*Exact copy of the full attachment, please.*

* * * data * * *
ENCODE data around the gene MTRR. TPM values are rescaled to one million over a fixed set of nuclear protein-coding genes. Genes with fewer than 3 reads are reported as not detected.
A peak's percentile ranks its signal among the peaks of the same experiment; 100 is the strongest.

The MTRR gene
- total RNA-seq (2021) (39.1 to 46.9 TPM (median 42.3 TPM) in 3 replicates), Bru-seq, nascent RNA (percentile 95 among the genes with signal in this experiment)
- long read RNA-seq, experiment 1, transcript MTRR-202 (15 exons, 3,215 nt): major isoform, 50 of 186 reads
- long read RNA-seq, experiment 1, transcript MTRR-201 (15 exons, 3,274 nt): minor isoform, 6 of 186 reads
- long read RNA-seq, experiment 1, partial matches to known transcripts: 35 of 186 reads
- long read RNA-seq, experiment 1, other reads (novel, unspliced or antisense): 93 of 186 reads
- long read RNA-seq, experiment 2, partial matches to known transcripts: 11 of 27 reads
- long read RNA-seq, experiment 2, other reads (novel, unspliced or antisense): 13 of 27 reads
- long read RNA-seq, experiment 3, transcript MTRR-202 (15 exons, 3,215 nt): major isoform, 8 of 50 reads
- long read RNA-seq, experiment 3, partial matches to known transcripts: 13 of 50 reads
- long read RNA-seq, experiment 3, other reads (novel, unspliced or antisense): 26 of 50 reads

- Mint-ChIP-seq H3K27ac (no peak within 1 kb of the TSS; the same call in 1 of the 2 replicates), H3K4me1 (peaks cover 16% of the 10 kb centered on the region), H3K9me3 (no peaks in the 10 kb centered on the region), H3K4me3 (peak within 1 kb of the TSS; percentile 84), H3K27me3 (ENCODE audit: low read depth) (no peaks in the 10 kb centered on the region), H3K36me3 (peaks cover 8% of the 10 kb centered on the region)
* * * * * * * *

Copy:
ENCODE data around the gene MTRR. TPM values are rescaled to one million over a fixed set of nuclear protein-coding genes. Genes with fewer than 3 reads are reported as not detected.
A peak's percentile ranks its signal among the peaks of the same experiment; 100 is the strongest.

The MTRR gene
- total RNA-seq (2021) (39.1 to 46.9 TPM (median 42.3 TPM) in 3 replicates), Bru-seq, nascent RNA (percentile 95 among the genes with signal in this experiment)
- long read RNA-seq, experiment 1, transcript MTRR-202 (15 exons, 3,215 nt): major isoform, 50 of 186 reads
- long read RNA-seq, experiment 1, transcript MTRR-201 (15 exons, 3,274 nt): minor isoform, 6 of 186 reads
- long read RNA-seq, experiment 1, partial matches to known transcripts: 35 of 186 reads
- long read RNA-seq, experiment 1, other reads (novel, unspliced or antisense): 93 of 186 reads
- long read RNA-seq, experiment 2, partial matches to known transcripts: 11 of 27 reads
- long read RNA-seq, experiment 2, other reads (novel, unspliced or antisense): 13 of 27 reads
- long read RNA-seq, experiment 3, transcript MTRR-202 (15 exons, 3,215 nt): major isoform, 8 of 50 reads
- long read RNA-seq, experiment 3, partial matches to known transcripts: 13 of 50 reads
- long read RNA-seq, experiment 3, other reads (novel, unspliced or antisense): 26 of 50 reads

- Mint-ChIP-seq H3K27ac (no peak within 1 kb of the TSS; the same call in 1 of the 2 replicates), H3K4me1 (peaks cover 16% of the 10 kb centered on the region), H3K9me3 (no peaks in the 10 kb centered on the region), H3K4me3 (peak within 1 kb of the TSS; percentile 84), H3K27me3 (ENCODE audit: low read depth) (no peaks in the 10 kb centered on the region), H3K36me3 (peaks cover 8% of the 10 kb centered on the region)